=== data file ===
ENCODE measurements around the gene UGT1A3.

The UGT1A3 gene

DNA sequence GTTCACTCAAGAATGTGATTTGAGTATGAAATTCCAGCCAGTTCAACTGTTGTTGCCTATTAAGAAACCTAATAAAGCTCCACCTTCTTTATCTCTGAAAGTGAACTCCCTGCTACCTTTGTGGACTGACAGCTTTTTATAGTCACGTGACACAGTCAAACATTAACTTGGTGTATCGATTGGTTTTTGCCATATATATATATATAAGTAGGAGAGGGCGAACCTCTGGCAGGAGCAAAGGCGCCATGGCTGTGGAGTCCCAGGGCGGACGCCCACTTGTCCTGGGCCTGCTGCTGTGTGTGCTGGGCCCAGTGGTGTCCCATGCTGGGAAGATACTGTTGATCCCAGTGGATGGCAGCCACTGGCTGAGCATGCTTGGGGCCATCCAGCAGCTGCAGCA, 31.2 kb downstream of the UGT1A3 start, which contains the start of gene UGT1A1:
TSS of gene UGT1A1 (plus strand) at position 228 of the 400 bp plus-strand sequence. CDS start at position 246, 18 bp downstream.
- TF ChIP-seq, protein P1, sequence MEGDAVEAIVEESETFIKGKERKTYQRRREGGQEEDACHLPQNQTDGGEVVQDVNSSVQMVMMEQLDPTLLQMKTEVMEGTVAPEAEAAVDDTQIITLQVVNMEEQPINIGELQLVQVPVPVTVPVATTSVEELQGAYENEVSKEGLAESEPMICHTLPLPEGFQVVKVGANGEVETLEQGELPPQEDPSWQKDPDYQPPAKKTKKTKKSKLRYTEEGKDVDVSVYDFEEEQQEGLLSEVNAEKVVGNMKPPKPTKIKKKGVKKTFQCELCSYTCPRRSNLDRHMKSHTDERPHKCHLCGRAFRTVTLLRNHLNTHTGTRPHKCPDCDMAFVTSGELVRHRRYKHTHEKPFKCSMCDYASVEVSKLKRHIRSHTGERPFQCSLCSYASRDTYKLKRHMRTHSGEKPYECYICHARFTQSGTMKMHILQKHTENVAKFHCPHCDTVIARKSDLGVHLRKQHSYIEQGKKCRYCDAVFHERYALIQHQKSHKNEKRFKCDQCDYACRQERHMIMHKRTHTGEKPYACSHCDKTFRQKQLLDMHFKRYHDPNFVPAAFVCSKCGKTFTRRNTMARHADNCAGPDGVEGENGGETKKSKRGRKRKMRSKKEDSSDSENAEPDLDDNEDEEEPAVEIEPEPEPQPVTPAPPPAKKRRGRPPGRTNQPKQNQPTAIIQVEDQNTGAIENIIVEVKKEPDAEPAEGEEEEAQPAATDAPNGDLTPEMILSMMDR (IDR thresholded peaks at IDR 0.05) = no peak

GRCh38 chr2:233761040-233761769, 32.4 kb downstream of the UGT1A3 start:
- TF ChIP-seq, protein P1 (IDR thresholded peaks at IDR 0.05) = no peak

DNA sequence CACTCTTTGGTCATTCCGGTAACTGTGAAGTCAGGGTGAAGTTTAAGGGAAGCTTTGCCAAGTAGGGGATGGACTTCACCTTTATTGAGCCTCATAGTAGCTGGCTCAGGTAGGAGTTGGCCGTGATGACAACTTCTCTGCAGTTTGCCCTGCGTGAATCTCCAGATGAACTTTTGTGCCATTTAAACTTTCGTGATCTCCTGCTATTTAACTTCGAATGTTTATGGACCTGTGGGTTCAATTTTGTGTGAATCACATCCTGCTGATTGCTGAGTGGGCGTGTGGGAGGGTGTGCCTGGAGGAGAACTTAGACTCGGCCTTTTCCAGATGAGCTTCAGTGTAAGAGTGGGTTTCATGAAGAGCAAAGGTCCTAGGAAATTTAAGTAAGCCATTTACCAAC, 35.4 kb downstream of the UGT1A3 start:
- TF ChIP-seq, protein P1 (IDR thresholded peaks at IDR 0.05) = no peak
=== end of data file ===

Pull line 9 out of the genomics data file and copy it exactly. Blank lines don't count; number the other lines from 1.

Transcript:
- TF ChIP-seq, protein P1 (IDR thresholded peaks at IDR 0.05) = no peak